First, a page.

23 October, 2008

The Cost of Throwing & Catching Exceptions

Seeing how I recenlty wrote about how throwing exceptions is not a bad idea for, uhmm - you know, communication errors (believe it or not this is a topic of discussion), I thought I'd follow up with short follow up on the cost of throwing exceptions.

Those that argue against throwing exceptions for means of communicating errors, normally cite the "high" cost of catching exception: unwinding the stack looking for a handler, executing finally blocks, and finally returning control to the right place is allegedly a costly operation.

However, because of the way .NET exception handlers are stored in bytecode and because the code is optimized for the case in which an exception is not thrown (which makes sense considering that we shouldn't see TOO many exceptions):

The overall cost of a try...catch block that never handles an exception is a few bytes of memory - or at worst a few words - for the entry in the protected regions table. The only possible runtime penalty is the extra time to load those extra few bytes into memory. Since they are stored way away from the JITted bytecode stream, it's highly unlikely you're going to incur any additional cache-misses at runtime as a result of the handler too. Thus, the cost is essentially nothing.

However, the cost of not handling an exception is quite large:

The cost of not handling an exception that you should have may well be that your program crashes. This results in unhappy customers, a hit to your reputation and development time to go and do a bug-fix, which will almost certainly be much greater than if you had put it in there in the first place. Obviously, protecting code that can not throw an exception under any circumstances is a waste of your development time. But otherwise, it's best to be safe rather than sorry, safe in the knowledge that even if an exception never does occur in that bit of code, it's not really costing anything anyway.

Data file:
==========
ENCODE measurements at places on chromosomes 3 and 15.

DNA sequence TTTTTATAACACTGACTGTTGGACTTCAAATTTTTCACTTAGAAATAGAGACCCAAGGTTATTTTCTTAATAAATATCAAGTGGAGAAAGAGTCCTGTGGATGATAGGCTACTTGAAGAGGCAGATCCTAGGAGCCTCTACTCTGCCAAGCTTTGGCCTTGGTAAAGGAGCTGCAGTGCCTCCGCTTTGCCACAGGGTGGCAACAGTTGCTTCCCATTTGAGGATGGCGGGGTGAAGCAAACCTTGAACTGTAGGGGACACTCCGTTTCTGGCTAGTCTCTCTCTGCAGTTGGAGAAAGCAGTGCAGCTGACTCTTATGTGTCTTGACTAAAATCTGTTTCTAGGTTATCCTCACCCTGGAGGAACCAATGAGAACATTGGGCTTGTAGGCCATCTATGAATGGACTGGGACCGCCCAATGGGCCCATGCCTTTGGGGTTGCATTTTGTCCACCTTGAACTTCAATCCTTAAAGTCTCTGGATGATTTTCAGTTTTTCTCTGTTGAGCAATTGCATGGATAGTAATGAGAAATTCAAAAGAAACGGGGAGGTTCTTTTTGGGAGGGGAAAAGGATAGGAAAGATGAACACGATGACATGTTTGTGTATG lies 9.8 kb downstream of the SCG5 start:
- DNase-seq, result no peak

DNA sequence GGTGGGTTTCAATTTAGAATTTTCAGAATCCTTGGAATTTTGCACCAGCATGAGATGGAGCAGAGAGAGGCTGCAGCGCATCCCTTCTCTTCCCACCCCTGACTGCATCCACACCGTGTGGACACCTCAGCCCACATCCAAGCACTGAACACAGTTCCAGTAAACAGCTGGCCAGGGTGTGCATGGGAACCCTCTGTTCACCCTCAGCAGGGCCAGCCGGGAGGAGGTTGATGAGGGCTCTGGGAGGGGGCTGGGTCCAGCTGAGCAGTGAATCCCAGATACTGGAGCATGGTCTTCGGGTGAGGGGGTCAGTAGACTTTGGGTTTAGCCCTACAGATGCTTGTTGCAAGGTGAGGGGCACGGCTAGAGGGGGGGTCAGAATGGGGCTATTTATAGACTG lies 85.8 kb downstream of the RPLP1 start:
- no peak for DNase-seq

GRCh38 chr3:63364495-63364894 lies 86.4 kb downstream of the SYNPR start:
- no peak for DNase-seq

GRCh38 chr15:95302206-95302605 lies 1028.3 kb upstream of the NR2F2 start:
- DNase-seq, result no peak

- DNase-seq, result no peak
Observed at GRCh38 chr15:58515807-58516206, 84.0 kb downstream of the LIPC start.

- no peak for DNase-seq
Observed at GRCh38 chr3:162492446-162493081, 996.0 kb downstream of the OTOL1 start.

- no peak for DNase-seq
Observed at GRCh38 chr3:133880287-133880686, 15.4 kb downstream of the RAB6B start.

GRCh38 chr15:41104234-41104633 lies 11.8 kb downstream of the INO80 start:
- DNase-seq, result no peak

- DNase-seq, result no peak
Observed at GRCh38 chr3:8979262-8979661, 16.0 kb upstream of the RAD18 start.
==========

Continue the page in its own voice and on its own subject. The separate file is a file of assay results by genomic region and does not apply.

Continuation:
(Both quotes from The Official Programmer's Heaven Blog on SEH performance)

One Important Consideration

Although the performance cost of structured exception handling is almost always minimal, there is one important consideration that you need to make when writing code inside try blocks: the compiler cannot optimize code inside try blocks.

Take Peter Ritchie's classical example; the following code

int count = 1;

will get optimized to something that will effctively look like


The same code as in Figure 1, inside a try block, however, will not get optimized. The compiler will actually write code that will increment the "count" variable 2 times.

So, when writing exception handling code, try to be brief inside your try blocks. Other than that, you don't have too much to worry about.


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